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Our view: Lobbying blitz ends with call for continued advocacy

ST. PAUL -- After visiting Duluth and St. Louis County at least a dozen times in the last year, Minnesota Lt. Gov. Tina Smith was able to say Thursday morning, "You have something special going on in Northeastern Minnesota. You have this incredib...

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Cameron Cardow/Cagle Cartoons

ST. PAUL - After visiting Duluth and St. Louis County at least a dozen times in the last year, Minnesota Lt. Gov. Tina Smith was able to say Thursday morning, "You have something special going on in Northeastern Minnesota. You have this incredible leadership both in the private sector and in the public sector. You have strong community assets. You have innovation and entrepreneurial activity happening everywhere in the county. You have great higher educational institutions. And you have fantastic public schools. And you come together in strong common cause that gives you strength in numbers that is palpable and that you can feel in the Capitol."

But we can build on those assets - and the state can help, the lieutenant governor further said as the keynote speaker at a legislative breakfast that wrapped up the two-day Duluth and St. Louis County at the Capitol lobbying event, a gathering that was as much a pep rally and a call to continue advocating for our needs as it was a legislative update.

(Highlighted insights of the session so far included that a bonding bill won't happen before a tax bill gets signed and that if there's a transportation bill it'll include one-time money from the state's general fund. Also, Senate Minority Leader Tom Bakk of Cook used a profanity to describe the education bill.)

The state can work with Northeastern Minnesota to build on our assets in four ways, the lieutenant governor said: by investing in people, including through public schools and higher education; by investing in research and good ideas, like the proposed science building at the University of Minnesota Duluth and the economic development work of APEX; by improving our connections - things like roads, bridges, broadband, regional airports and our port; and by investing in public places, amenities and infrastructure through a robust bonding bill.

The Duluth area's priorities for bonding this year - like last year, when a bill didn't get done - are well known. They include modernizing the steam plant in Canal Park, building a wellness center in Hermantown and bolstering child-protection work.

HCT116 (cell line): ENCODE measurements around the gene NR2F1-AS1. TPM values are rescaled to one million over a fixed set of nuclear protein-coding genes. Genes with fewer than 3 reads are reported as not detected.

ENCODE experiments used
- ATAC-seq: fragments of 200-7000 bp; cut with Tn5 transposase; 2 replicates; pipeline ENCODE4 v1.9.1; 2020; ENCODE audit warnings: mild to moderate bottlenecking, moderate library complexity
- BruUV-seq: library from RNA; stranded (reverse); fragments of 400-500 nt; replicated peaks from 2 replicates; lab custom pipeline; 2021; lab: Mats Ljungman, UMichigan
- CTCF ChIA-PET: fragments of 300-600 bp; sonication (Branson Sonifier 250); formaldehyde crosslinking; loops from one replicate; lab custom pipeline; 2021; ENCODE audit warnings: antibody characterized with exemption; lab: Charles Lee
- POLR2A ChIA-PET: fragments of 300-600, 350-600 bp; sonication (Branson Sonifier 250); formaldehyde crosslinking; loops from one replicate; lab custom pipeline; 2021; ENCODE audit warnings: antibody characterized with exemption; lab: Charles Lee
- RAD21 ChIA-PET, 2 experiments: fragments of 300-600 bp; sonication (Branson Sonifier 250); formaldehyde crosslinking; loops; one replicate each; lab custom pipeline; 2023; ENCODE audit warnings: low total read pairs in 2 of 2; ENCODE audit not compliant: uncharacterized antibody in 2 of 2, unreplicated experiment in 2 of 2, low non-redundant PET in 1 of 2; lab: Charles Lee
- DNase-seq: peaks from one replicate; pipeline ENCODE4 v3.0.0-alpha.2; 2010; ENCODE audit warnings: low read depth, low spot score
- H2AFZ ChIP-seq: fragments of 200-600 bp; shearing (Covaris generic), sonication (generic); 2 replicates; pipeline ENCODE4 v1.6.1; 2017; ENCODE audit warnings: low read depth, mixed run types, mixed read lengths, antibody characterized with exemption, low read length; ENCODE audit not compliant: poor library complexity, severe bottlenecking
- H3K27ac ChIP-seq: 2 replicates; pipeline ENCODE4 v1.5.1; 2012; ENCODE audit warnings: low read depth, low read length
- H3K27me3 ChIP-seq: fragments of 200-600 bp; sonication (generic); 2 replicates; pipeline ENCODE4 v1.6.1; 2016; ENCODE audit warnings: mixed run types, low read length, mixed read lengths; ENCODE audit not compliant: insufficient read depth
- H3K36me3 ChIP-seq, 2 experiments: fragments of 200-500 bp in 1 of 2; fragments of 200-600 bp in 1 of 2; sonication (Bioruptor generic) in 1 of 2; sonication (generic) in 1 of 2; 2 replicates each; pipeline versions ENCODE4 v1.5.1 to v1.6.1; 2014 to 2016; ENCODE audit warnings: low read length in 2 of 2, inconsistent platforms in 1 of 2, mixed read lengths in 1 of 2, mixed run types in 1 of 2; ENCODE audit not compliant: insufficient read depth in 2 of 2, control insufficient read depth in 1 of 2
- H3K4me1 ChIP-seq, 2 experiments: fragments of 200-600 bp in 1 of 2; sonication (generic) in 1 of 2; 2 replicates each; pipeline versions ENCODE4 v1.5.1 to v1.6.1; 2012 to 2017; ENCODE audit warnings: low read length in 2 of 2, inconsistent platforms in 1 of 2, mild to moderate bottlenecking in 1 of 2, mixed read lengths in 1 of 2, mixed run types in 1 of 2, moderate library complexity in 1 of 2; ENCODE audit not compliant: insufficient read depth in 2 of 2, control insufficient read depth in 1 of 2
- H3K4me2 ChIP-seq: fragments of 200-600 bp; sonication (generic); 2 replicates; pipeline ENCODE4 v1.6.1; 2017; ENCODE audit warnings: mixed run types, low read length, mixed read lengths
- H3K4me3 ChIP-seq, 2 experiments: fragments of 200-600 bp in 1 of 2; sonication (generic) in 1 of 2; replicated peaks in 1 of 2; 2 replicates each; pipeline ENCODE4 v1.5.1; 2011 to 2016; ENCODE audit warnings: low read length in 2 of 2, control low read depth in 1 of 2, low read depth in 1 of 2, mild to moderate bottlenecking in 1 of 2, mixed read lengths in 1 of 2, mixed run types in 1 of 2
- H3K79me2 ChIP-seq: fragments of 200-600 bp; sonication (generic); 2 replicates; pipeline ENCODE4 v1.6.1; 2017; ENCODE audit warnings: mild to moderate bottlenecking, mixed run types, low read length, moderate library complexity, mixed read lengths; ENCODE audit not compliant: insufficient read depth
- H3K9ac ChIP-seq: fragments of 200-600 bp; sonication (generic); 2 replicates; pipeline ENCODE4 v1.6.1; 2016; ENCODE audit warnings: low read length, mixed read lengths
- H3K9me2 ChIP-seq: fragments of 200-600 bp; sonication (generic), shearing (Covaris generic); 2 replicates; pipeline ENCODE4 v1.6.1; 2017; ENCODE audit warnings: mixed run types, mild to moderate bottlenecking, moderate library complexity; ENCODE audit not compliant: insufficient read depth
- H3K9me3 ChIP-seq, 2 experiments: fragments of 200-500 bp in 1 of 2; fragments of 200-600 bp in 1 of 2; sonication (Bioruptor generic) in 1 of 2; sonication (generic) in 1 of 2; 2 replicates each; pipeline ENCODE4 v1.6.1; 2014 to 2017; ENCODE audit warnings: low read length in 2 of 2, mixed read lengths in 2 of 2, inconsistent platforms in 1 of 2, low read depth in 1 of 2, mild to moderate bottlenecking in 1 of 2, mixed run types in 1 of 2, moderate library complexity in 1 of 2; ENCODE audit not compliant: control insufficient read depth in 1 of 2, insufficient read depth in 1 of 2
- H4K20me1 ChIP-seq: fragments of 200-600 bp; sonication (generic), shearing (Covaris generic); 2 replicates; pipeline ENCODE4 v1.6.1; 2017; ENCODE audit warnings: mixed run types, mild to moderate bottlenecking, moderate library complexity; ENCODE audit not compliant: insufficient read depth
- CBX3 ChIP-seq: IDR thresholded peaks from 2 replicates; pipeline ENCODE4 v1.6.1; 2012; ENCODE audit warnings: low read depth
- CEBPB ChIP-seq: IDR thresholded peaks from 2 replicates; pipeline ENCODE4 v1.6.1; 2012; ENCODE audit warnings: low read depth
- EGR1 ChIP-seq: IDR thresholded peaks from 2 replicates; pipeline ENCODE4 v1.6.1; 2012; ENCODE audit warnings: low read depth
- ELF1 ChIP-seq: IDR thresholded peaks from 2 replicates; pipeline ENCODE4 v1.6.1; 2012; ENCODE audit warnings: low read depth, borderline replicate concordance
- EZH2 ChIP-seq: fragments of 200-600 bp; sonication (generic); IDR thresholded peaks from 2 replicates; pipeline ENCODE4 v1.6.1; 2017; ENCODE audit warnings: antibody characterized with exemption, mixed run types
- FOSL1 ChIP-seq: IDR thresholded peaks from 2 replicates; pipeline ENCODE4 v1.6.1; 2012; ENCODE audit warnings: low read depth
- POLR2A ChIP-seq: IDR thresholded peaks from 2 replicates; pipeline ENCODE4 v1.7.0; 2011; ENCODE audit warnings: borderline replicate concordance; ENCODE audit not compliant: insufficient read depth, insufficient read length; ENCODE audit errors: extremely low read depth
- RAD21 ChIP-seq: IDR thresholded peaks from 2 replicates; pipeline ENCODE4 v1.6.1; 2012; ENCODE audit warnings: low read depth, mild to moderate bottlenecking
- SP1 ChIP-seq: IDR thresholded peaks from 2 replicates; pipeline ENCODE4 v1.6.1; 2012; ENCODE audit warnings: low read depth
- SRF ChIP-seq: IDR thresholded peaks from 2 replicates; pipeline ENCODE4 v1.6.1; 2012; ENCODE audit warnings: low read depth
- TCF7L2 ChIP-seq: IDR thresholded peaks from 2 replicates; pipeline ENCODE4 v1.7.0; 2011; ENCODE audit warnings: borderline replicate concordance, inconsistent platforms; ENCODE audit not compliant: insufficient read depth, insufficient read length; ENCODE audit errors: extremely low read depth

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"If we can figure out how to partner in those four areas, I am convinced that you will be even stronger - and we will be even stronger as a state," Smith said.

Building our relationships with state leaders is a big part of the Duluth and St. Louis County lobbying event, which, in its 20th year, is the longest-running such event in Minnesota. It's hosted annually by the Duluth Area Chamber of Commerce.

"I always tell people, 'Do not underestimate the value of having a relationship with your local legislators," House Speaker Kurt Daudt said, also at the breakfast. "You never want the first time that your legislator meets you to be the day that you show up in their office asking for something. It always goes a little better if you have a friendly relationship first.

"(Lawmakers) kind of feel like we're on an island down here (in St. Paul)," Daudt also said. "While we enjoy each other's company, there's nothing better than if somebody comes from home and wants to talk to us about what's going on."

"It is fun to see how many people come to support Northeastern Minnesota," St. Louis County Commissioner Frank Jewell said to the about 300 who gathered for the breakfast inside a hotel banquet hall within view of the Mississippi River; including the reception and lobbying the day before, as many as 500 were estimated to have participated this year. "When we come to support St. Louis County and Duluth, we also are supporting a range of things that happen from Duluth up the shore and up into the Iron Range, all those wonderful activities that are the assets that the lieutenant governor talked about. Those community assets are really (what makes our region) a great place to live, to raise a family and to start a business."

"Keep it up," Duluth Mayor Emily Larson urged of the advocacy for those things that are important to our corner of the state. "It's really important that we continue the conversation about what we need as a city and as a county, and whether it's your project which you're advocating for and you're pushing - and that's really important - equally important is that we support each other and everyone else's projects. ... We are stronger when we work together. And we need one another."

Message delivered - for the 20th straight year.

Encouragingly, a 21st Duluth and St. Louis County at the Capitol lobbying blitz already is being planned.

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